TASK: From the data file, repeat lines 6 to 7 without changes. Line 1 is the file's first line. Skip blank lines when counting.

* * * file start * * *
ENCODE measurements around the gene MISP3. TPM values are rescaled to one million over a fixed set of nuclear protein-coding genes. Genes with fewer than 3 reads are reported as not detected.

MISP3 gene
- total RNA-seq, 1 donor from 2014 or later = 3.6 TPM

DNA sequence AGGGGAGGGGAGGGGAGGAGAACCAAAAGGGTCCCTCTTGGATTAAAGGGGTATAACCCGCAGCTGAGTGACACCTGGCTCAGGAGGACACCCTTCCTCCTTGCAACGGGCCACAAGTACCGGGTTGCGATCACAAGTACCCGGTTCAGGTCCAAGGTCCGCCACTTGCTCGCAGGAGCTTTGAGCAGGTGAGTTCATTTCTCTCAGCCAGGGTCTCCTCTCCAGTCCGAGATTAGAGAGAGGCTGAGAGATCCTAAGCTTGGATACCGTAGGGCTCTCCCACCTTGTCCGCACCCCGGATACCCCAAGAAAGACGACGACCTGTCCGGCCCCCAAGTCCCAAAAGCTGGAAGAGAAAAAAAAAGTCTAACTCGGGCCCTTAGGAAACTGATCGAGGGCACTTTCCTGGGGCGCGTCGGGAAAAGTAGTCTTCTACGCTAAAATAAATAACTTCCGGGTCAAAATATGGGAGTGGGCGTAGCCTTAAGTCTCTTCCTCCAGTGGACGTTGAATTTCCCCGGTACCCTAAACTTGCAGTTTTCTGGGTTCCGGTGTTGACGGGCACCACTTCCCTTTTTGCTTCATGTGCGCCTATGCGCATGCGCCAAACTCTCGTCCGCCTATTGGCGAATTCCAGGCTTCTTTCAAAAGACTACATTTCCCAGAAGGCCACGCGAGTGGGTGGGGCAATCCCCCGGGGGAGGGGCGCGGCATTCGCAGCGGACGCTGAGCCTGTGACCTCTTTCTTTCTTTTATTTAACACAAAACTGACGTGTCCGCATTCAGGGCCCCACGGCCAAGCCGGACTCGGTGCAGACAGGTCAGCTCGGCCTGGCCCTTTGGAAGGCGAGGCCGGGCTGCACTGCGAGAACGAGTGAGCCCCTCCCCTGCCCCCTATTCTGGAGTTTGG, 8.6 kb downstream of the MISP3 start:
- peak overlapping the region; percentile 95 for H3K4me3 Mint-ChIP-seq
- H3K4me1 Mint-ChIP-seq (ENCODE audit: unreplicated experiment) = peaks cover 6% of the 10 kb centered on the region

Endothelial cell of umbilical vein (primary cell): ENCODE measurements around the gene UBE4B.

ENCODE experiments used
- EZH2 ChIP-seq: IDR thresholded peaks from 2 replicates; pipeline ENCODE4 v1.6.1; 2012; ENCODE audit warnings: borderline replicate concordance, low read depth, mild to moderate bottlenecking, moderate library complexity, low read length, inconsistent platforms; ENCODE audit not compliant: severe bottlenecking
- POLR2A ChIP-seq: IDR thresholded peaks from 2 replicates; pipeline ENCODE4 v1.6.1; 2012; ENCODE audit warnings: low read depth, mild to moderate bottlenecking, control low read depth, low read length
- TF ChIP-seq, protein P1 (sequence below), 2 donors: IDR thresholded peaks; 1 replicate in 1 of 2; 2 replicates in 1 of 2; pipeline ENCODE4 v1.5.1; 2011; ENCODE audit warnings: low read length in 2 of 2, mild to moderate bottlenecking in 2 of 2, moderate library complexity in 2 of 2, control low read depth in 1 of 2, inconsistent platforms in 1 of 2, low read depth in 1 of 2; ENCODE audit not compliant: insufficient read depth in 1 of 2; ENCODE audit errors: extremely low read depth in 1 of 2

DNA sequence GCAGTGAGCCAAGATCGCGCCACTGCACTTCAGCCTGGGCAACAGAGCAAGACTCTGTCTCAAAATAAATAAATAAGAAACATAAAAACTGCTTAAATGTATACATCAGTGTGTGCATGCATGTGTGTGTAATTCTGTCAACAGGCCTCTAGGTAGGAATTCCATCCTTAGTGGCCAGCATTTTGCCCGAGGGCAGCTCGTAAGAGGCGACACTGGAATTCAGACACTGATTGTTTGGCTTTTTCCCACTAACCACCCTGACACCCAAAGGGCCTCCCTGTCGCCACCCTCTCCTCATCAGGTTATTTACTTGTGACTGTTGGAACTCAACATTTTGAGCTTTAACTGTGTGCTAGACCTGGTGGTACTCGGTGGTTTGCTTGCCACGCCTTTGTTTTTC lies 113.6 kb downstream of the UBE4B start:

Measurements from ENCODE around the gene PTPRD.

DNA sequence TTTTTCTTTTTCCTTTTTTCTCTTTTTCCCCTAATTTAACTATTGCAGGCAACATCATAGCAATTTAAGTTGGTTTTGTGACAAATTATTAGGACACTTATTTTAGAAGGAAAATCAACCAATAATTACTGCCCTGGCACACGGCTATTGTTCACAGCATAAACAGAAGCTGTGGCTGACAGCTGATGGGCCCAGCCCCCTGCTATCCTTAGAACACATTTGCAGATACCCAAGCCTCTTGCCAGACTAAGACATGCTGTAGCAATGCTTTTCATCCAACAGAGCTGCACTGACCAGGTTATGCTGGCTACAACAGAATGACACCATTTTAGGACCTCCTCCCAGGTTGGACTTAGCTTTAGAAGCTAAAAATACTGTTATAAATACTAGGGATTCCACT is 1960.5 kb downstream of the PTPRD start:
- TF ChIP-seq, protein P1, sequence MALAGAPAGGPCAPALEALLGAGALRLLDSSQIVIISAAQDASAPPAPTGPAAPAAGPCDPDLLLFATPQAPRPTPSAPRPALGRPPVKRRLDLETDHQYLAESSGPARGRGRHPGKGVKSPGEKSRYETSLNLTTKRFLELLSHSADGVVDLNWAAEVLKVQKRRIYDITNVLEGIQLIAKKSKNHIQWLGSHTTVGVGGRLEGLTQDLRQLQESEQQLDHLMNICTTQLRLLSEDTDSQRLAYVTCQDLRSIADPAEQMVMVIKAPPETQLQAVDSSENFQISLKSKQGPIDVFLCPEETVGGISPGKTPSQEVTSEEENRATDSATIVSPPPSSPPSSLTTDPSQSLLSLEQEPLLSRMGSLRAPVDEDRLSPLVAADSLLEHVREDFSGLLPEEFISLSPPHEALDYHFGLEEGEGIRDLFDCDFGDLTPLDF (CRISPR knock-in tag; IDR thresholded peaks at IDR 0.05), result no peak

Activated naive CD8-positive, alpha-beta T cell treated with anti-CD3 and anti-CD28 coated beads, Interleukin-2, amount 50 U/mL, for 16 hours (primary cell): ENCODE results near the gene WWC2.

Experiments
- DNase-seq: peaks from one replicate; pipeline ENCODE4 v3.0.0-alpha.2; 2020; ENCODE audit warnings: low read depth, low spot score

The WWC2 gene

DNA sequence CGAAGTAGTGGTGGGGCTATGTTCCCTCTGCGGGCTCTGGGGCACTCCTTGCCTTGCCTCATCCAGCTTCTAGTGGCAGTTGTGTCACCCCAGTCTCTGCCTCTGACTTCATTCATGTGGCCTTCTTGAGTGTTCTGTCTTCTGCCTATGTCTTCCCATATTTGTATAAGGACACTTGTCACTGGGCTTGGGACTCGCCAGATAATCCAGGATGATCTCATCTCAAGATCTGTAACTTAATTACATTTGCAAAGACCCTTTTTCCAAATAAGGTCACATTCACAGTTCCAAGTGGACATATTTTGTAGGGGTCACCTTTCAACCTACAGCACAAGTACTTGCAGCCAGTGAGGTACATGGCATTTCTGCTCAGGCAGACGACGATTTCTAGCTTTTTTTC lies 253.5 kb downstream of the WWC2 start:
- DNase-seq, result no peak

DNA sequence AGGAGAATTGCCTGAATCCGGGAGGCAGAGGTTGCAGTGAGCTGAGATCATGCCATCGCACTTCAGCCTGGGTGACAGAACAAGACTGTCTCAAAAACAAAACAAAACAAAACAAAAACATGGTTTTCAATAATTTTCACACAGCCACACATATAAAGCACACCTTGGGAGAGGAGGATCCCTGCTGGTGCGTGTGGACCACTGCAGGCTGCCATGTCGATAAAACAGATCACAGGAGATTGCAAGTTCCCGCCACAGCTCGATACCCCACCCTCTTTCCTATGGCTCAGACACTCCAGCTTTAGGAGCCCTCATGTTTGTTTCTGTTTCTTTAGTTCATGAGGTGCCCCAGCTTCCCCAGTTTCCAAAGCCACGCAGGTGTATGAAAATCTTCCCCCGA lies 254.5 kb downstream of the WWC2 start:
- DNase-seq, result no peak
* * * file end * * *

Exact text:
- H3K4me1 Mint-ChIP-seq (ENCODE audit: unreplicated experiment) = peaks cover 6% of the 10 kb centered on the region

Endothelial cell of umbilical vein (primary cell): ENCODE measurements around the gene UBE4B.